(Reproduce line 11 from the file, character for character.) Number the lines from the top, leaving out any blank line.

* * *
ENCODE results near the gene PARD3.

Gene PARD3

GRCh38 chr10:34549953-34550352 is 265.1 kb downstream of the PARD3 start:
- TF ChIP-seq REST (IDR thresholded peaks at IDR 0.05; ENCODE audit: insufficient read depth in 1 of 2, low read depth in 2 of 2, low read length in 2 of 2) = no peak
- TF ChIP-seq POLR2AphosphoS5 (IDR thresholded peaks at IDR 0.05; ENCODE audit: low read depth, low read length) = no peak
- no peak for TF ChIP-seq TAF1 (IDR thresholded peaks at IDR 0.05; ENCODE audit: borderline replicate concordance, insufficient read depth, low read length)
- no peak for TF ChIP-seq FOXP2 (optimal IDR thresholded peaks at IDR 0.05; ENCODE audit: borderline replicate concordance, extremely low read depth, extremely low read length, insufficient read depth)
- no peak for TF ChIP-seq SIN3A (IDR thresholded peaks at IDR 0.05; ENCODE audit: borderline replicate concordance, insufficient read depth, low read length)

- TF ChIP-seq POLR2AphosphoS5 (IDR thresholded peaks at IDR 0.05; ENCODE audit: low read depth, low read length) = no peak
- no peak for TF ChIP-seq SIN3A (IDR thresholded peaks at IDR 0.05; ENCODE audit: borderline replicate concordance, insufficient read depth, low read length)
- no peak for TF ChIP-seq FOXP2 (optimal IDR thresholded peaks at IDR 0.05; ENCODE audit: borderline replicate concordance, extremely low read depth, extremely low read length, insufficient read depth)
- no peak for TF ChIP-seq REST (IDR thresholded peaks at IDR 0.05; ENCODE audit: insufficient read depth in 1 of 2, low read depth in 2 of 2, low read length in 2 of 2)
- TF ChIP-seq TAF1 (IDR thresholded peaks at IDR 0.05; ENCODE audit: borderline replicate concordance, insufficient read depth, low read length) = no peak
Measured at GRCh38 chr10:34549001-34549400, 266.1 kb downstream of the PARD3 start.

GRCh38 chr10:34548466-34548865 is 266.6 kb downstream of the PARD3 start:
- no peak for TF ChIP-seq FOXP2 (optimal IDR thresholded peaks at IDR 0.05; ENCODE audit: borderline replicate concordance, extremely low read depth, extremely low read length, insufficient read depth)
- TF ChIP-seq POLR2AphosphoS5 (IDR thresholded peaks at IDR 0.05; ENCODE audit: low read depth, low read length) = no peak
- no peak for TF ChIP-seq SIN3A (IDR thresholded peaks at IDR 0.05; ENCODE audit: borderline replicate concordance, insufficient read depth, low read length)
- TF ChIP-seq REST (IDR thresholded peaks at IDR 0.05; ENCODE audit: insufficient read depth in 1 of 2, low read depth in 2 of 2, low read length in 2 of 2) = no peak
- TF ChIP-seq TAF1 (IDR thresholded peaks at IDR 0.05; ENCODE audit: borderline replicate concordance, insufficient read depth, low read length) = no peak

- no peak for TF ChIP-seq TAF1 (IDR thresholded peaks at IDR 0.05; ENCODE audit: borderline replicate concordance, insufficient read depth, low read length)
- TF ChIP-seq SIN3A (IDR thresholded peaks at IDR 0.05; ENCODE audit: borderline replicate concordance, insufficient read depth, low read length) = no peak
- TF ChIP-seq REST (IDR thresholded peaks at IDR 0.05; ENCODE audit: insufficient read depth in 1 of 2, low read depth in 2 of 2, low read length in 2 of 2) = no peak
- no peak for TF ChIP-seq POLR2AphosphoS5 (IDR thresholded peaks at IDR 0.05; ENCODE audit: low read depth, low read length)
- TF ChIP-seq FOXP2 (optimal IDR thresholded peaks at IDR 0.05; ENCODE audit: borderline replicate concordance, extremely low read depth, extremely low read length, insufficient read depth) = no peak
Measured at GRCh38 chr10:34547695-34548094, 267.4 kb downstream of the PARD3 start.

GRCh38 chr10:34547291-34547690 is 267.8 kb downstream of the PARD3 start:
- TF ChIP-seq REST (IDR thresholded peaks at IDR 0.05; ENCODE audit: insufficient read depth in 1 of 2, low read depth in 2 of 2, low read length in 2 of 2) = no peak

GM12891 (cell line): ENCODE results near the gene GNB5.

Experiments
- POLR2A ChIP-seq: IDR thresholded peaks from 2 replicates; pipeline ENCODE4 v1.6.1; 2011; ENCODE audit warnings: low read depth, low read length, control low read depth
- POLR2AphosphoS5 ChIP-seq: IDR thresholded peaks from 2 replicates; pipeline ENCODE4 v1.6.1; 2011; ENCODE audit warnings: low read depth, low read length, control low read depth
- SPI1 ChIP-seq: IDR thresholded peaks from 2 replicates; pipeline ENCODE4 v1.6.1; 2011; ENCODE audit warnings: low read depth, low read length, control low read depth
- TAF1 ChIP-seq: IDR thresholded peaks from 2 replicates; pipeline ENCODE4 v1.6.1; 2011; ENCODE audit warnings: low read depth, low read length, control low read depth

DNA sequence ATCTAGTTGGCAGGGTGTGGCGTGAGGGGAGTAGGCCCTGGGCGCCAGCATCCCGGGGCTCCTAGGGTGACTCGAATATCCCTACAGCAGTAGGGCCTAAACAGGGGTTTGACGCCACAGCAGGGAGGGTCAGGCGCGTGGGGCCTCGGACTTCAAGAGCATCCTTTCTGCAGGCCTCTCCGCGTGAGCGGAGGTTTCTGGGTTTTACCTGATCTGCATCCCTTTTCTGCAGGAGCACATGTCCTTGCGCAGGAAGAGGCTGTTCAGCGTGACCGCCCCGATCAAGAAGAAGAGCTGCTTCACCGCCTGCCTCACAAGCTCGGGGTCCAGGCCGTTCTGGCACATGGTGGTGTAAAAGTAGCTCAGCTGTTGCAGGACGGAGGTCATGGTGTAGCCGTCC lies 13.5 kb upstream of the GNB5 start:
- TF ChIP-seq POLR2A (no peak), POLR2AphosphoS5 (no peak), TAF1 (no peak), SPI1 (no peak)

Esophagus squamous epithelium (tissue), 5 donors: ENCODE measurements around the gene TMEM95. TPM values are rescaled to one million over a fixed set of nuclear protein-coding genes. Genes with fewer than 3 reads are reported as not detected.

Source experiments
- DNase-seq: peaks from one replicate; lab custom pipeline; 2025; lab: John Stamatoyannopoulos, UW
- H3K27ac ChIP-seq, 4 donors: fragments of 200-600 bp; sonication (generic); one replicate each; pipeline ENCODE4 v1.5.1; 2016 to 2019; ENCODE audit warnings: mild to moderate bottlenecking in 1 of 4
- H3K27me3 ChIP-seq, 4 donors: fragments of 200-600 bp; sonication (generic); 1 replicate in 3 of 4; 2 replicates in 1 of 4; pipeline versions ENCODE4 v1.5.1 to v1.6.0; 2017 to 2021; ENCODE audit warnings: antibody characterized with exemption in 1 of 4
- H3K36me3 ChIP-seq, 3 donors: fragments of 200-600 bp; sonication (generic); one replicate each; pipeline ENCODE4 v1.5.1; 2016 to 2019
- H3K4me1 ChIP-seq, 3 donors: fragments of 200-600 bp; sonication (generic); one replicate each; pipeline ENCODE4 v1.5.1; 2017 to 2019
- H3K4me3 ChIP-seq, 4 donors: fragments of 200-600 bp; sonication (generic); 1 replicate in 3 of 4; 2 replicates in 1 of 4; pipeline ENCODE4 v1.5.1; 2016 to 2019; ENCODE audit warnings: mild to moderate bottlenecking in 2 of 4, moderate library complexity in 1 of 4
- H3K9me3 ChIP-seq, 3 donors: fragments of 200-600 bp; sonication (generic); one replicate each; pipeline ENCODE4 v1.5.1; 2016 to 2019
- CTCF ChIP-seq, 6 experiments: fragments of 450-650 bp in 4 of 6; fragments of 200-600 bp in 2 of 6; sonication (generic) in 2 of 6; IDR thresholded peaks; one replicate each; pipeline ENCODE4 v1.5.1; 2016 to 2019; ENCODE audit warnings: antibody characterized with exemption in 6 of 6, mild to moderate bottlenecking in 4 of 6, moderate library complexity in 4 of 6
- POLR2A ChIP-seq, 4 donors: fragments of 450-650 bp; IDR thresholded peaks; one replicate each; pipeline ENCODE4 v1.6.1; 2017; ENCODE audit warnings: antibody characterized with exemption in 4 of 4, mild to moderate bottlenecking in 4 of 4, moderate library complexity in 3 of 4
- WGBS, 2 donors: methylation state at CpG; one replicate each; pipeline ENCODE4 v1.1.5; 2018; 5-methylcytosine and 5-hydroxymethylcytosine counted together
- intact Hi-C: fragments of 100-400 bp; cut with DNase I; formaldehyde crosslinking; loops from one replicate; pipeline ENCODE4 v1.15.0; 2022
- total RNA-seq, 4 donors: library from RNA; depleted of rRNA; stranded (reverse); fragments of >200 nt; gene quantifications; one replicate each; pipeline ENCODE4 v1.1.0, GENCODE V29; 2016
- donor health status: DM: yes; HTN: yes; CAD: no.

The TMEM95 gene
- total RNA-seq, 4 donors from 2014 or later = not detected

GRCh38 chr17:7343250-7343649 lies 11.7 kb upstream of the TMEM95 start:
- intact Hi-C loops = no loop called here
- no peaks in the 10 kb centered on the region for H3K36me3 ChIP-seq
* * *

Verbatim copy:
- no peak for TF ChIP-seq FOXP2 (optimal IDR thresholded peaks at IDR 0.05; ENCODE audit: borderline replicate concordance, extremely low read depth, extremely low read length, insufficient read depth)